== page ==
Cigar Shark (Leptobarbus rubripinna)

The Cigar Shark (Leptobarbus rubripinna) is a migratory species that is also known to tropical fish keeping enthusiasts as the Mad fish, Red Finned Cigar Shark, or Saltan Fish.

The Cigar Shark is a pelagic schooling species that is found in the Mekong, Chao Phraya, and Mae Khlong river drainages throughout Viet Nam, Cambodia, Laos, and Thailand where it mainly inhabits the larger rivers and streams of it’s range.   Although they do not adapt well to larger impondments, they are found in some lakes like Bueng Boraphet reservoir in central western Thailand

Cigar Shark (Leptobarbus rubripinna

Cigar Shark (Leptobarbus rubripinna

Adult specimens are usually found in the deeper pools or slower moving stretches of the river, and move into the faster flowing water to feed.

During the rainy season, they migrate into the floodplains and flooded forests where spawning takes place.  During the months of January and February, Cigar Shark migrate upstream in the Mekong River and return during the months of May and June.

Cigar Shark feed on insects, vegetable matter, and a number of fruits, some of which are poisonous.  They are called “Mad Fish” because they sometimes become intoxicated after eating the seeds from a certain tree in Asia.   Although their flesh can be poisonous to humans, they are still harvested from subsistence and commercial fisheries.

Except for public aquariums, Cigar Sharks grow too large for most tropical fish keeping enthusiasts to properly care for.   In the wild they can grow to over 39″ in length, and even in an aquarium environment will grow to 24″ or more.   Although Juvenile specimens can be temporarily housed in smaller aquariums, even a single specimen when fully grown would require at least a 180 gallon or larger aquarium to be kept properly.

Juvenile Cigar Shark (Leptobarbus rubripinna

Juvenile Cigar Shark (Leptobarbus rubripinna

Juvenile Cigar Sharks are mostly silver with a horizontal black and green stripe that runs from the gill plate to the base of the caudal fin, which they lose as adults.   Their anal and dorsal fins are translucent with a reddish tinge and the tail is red with slight black edging.   As they become adults, they develop relatively large, metallic like, light brown scales with darker edges, and dark red pectoral and anal fins, with red edges on the caudal fin.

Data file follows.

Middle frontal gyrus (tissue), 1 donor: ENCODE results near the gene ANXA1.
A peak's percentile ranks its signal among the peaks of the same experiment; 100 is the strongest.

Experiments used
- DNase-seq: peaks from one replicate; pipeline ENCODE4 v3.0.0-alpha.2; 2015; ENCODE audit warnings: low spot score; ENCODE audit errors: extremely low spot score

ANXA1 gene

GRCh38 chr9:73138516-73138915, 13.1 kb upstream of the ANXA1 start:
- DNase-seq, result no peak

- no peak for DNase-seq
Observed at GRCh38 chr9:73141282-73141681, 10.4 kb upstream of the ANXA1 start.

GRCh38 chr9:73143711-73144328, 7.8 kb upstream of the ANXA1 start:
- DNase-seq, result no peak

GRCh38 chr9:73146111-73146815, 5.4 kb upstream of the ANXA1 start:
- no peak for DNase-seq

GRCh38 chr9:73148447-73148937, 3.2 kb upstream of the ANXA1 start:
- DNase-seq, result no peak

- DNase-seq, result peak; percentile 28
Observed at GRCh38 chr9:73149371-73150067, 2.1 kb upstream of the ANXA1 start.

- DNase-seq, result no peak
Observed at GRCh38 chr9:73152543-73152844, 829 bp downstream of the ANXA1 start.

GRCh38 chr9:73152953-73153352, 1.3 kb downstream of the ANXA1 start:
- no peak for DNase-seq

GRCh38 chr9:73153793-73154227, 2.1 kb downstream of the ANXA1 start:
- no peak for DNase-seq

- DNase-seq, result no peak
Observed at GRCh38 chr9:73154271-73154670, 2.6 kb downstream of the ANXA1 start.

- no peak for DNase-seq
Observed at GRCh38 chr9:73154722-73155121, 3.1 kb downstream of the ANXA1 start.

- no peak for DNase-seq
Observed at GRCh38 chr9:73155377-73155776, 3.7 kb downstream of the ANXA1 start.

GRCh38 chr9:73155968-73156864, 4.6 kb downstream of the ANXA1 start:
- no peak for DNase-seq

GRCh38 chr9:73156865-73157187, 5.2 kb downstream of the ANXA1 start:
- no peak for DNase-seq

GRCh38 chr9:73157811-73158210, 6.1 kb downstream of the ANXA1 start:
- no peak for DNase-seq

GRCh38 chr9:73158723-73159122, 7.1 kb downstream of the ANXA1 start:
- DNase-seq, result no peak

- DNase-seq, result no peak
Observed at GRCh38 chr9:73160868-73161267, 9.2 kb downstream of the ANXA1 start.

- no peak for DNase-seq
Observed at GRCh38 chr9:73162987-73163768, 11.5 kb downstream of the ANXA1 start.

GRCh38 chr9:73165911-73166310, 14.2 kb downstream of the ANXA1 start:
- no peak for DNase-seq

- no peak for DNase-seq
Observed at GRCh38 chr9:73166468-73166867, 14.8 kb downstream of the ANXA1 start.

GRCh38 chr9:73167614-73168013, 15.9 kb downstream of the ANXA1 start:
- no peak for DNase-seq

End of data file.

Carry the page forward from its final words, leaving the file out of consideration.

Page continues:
If you have the means to keep a shoal of Cigar Sharks, tank decor is not critical however, they need an enormous amount of open swimming space, pristine water quality, a moderate amount of water movement, and high dissolved oxygen content in their system to thrive.   A tank set up to mimic a naturally flowing river system with various sizes of gravel, river rock, and small boulders along with some driftwood branches would be an ideal environment for this species.

They can be housed in a community environment with other relatively peaceful larger species but because they are intolerant of the accumulation of organic wastes, they need one or preferably two large external canister filters set up to provide a unidirectional water flow needed to maintain the water quality, water movement, and oxygen levels that are required.   Their aquarium should also be provided with a tight fitting cover to prevent them from jumping out of the tank.   Cigar Sharks are skittish and powerful jumpers.

To date, the Cigar Shark has not yet been bred in an aquarium environment.

Although Cigar Sharks are primarily vegetarians and non aggressive, they will eat small fish if they can fit them into their mouths.   Feed them live, frozen, dry or freeze dried foods such as chopped earthworms, mysis shrimp, river prawn, Krill, blanched spinach, omnivore pellets, etc.

Cigar Sharks are rarely available to tropical fish keeping enthusiasts however they can be special ordered from specialty importers online or from specialty fish shops.   Research this species before purchasing one.   It is unfortunate that this species grows far too large for most home aquariums, yet they are still sold.   Do your research before you decide on purchasing one.

Cigar Shark (Leptobarbus rubripinna)

Cigar Shark (Leptobarbus rubripinna)

 

 

 

 

 

 

 

Minimum Tank Size: 180 gallons
Care Level: Moderate
Temperament: Non-aggressive
Aquarium Hardiness: Hardy
Water Conditions: 73-79° F, dGH 2 – 20, pH 6.0-7.5
Max Size: 24″
Color Form: Silver, Red
Diet: Omnivore
Compatibility: Large shoals, very large community tanks
Origin: Thailand, Laos, Cambodia, Vietnam
Family: Cyprinidae
Life Span: 15 years
Aquarist Experience Level: Intermediate

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